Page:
Since the brain can shift during surgery, brain-mapping techniques and intraoperative MRI create accurate pictures of the brain that guide the neurosurgeon in effectively removing only the tumor and avoiding any functional brain tissue, to preserve hearing, language and other important brain functions.
In computer-assisted brain surgery, surgeons use imaging technologies, such as magnetic resonance imaging (MRI), intraoperative MRI, computerized tomography (CT) and positron emission tomography (PET) scans, to create a 3D model of your brain. This may be done before, or in some cases during, your surgery.
This model allows your brain surgeon (neurosurgeon) to plan the safest way to treat your condition. During your surgery, the computer system precisely guides your surgeon to the area(s) of your brain requiring treatment.
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Why it's done
Deep brain stimulation
Deep brain stimulation involves implanting an electrode deep within your brain. The amount of stimulation delivered by the electrode is controlled by a pacemaker-like device placed under the skin in your chest. A wire that travels under your skin connects the device to the electrode.
Computer-assisted brain surgery is used to treat a variety of conditions affecting the brain, including brain tumors, Parkinson's disease, essential tremor, epilepsy and arteriovenous malformations.
If you have a brain tumor, your surgeon may combine computer-assisted surgery with awake brain surgery.
Mayo Clinic neurosurgeons also use computer-assisted techniques to treat brain tumors, arteriovenous malformations, and other lesions with precisely focused beams of radiation using brain stereotactic radiosurgery.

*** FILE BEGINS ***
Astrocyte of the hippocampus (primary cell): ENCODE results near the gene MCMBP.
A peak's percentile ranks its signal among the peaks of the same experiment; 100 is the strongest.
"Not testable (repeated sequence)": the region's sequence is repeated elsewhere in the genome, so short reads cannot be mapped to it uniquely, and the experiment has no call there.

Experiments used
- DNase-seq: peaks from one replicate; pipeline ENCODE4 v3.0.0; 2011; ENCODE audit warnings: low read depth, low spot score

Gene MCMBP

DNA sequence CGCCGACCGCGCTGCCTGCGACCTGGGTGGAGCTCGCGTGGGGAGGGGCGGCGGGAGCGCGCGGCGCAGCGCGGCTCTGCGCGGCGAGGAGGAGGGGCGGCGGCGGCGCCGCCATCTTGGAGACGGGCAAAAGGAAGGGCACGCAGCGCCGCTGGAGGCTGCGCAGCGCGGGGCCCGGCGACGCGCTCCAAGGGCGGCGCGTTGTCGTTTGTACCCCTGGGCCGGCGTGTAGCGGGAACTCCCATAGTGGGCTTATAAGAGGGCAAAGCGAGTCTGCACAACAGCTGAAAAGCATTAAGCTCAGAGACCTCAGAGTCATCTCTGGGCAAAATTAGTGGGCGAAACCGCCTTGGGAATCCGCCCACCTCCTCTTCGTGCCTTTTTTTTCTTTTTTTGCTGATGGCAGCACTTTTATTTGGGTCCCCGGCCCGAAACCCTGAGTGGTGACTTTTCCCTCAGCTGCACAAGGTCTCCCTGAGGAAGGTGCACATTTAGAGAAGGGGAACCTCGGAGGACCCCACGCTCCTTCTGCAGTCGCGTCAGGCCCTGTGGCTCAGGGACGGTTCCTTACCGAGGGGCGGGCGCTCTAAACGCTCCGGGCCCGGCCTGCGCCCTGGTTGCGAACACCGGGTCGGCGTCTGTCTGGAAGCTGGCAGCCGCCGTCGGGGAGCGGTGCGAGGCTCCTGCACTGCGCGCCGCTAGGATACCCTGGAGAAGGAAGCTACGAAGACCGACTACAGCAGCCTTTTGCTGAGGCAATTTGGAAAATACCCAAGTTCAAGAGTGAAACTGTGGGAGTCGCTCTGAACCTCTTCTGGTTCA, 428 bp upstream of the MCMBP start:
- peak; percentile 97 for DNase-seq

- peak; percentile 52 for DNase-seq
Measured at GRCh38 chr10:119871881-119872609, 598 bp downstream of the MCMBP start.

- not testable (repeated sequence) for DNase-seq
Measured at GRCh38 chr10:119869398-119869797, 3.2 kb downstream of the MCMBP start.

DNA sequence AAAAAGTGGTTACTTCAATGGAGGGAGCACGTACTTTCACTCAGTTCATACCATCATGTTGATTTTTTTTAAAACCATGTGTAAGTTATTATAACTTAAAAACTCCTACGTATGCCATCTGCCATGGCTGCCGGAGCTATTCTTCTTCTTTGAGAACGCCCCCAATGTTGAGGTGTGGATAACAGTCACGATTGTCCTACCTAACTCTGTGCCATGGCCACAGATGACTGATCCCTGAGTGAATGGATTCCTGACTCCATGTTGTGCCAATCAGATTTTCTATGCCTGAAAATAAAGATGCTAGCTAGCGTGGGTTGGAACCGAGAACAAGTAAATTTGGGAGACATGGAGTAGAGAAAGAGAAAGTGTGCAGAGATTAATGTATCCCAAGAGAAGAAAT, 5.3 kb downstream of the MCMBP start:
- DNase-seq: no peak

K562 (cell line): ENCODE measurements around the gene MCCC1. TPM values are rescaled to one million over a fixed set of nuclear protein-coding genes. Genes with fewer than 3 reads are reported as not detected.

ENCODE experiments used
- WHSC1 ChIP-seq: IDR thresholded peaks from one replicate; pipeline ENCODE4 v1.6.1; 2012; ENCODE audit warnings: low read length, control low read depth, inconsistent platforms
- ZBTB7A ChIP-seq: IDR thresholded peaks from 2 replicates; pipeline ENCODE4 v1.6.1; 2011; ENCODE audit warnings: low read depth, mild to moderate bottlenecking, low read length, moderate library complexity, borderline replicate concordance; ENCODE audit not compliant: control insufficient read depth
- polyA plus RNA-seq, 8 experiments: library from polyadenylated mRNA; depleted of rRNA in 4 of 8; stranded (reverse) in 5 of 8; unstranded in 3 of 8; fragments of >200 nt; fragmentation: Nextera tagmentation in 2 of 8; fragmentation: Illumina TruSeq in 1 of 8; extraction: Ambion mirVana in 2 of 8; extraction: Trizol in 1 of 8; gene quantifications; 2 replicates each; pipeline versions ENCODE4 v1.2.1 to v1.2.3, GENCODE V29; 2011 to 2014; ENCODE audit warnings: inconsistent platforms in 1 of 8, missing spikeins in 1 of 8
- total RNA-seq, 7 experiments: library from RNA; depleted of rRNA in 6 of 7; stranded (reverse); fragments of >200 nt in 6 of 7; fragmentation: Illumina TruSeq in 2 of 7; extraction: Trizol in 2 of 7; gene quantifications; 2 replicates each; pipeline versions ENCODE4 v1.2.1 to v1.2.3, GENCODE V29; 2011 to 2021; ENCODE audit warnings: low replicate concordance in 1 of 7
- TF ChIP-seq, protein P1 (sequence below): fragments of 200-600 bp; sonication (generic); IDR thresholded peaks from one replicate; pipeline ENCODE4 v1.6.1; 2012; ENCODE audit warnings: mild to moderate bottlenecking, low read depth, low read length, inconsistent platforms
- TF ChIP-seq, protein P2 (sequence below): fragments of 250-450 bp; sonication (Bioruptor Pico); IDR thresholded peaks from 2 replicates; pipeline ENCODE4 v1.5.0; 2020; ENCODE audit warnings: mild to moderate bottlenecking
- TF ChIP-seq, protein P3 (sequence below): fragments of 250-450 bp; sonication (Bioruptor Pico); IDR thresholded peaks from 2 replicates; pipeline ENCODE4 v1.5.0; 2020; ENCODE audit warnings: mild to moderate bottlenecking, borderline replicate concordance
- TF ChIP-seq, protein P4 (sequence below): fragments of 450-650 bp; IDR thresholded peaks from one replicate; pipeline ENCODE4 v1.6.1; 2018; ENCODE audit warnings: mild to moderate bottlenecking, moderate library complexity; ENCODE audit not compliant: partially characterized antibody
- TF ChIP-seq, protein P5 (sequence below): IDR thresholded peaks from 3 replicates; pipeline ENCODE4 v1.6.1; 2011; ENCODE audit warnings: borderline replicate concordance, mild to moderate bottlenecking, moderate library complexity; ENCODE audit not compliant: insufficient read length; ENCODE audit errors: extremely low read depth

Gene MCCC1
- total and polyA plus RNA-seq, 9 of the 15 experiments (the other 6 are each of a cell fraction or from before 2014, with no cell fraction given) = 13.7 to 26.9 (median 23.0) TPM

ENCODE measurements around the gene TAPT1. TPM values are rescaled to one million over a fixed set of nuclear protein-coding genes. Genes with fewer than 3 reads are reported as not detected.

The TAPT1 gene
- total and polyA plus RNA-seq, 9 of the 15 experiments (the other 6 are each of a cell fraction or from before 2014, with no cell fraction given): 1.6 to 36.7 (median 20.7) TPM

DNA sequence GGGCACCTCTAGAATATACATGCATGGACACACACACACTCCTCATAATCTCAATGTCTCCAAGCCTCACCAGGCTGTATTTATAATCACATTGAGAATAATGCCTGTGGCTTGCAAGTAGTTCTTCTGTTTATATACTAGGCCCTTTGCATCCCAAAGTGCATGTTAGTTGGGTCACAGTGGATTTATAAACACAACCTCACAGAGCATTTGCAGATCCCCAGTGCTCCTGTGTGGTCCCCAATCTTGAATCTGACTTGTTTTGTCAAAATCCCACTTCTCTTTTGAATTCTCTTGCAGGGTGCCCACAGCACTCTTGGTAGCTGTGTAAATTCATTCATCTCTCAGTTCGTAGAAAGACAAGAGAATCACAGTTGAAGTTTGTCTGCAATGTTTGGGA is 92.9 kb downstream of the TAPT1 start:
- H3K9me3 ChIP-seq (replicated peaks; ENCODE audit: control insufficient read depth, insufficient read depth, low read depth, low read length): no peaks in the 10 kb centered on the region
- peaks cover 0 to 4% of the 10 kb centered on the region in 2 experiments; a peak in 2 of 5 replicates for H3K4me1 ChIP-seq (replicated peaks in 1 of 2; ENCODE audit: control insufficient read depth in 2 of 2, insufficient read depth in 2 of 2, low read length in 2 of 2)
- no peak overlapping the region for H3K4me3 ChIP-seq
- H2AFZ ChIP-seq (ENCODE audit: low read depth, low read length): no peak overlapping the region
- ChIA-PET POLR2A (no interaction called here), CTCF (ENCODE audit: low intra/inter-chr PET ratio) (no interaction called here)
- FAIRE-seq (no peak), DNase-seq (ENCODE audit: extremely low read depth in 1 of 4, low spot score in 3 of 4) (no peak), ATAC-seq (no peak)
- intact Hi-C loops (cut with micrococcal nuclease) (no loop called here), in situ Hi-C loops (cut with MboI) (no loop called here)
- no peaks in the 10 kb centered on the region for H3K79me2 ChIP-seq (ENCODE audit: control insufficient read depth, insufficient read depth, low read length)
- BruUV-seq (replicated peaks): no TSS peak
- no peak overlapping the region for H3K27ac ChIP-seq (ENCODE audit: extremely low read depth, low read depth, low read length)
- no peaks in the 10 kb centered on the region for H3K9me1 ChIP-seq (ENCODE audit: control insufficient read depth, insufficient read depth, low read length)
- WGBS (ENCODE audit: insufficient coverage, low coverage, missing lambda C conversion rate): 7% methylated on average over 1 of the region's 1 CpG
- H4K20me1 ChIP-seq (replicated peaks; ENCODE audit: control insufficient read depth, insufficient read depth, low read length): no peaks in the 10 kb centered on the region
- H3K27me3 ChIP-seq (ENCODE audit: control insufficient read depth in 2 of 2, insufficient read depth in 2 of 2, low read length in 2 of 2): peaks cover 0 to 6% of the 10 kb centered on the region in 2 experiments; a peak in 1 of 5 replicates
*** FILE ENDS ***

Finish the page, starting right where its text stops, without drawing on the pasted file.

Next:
If you have epilepsy, Parkinson's disease or essential tremor, computer-assisted surgery may involve deep brain stimulation. Your surgeons may use an MRI to help map your brain and plot the placement of the electrodes.
Computer-assisted brain surgery care at Mayo Clinic
Jan. 30, 2020
- Stereotactic radiosurgery. American Association of Neurological Surgeons. http://www.aans.org/en/Patient%20Information/Conditions%20and%20Treatments/Stereotactic%20Radiosurgery.aspx. Accessed Jan. 5, 2017.
- Pollock BE. Arteriovenous malformation radiosurgery: Now you see it, now you don't. World Neurosurgery. 2012;77:267.
- Parney IF, et al. Awake craniotomy, electrophysiologic mapping, and tumor resection with high-field intraoperative MRI. World Neurosurgery. 2010;73:547.
- Foy AB, et al. Stereotactic radiosurgery for pediatric arteriovenous malformations. Neurosurgery Clinics of North America. 2010;21:457.
- Lyons MK. Deep brain stimulation: Current and future clinical applications. Mayo Clinic Proceedings. 2011;86:662.
- Riggin EA. Allscripts EPSi. Mayo Clinic. Nov. 14, 2019.
- Deep brain stimulation. American Academy of Neurological Surgeons.https://www.aans.org/en/Patients/Neurosurgical-Conditions-and-Treatments/Deep-Brain-Stimulation. Dec. 10, 2019.
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Computer-assisted brain surgery